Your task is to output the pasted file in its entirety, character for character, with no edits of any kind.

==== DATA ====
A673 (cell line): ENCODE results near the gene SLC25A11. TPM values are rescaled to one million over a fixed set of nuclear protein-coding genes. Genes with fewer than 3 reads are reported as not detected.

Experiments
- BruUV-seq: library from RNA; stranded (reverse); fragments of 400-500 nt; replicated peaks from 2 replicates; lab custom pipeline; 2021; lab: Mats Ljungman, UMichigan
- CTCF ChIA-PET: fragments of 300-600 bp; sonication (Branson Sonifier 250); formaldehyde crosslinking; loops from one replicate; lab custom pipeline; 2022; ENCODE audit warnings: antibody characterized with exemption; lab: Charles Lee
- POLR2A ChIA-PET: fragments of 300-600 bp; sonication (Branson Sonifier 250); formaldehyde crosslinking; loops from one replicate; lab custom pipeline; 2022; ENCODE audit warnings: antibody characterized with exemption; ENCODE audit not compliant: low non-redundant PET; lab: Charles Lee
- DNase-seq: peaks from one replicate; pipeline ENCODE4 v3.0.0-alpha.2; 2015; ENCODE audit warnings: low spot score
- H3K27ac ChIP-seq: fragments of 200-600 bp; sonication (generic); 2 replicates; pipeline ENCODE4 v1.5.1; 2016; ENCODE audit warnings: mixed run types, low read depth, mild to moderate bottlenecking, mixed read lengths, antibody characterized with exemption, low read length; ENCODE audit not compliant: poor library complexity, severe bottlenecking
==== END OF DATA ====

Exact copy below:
A673 (cell line): ENCODE results near the gene SLC25A11. TPM values are rescaled to one million over a fixed set of nuclear protein-coding genes. Genes with fewer than 3 reads are reported as not detected.

Experiments
- BruUV-seq: library from RNA; stranded (reverse); fragments of 400-500 nt; replicated peaks from 2 replicates; lab custom pipeline; 2021; lab: Mats Ljungman, UMichigan
- CTCF ChIA-PET: fragments of 300-600 bp; sonication (Branson Sonifier 250); formaldehyde crosslinking; loops from one replicate; lab custom pipeline; 2022; ENCODE audit warnings: antibody characterized with exemption; lab: Charles Lee
- POLR2A ChIA-PET: fragments of 300-600 bp; sonication (Branson Sonifier 250); formaldehyde crosslinking; loops from one replicate; lab custom pipeline; 2022; ENCODE audit warnings: antibody characterized with exemption; ENCODE audit not compliant: low non-redundant PET; lab: Charles Lee
- DNase-seq: peaks from one replicate; pipeline ENCODE4 v3.0.0-alpha.2; 2015; ENCODE audit warnings: low spot score
- H3K27ac ChIP-seq: fragments of 200-600 bp; sonication (generic); 2 replicates; pipeline ENCODE4 v1.5.1; 2016; ENCODE audit warnings: mixed run types, low read depth, mild to moderate bottlenecking, mixed read lengths, antibody characterized with exemption, low read length; ENCODE audit not compliant: poor library complexity, severe bottlenecking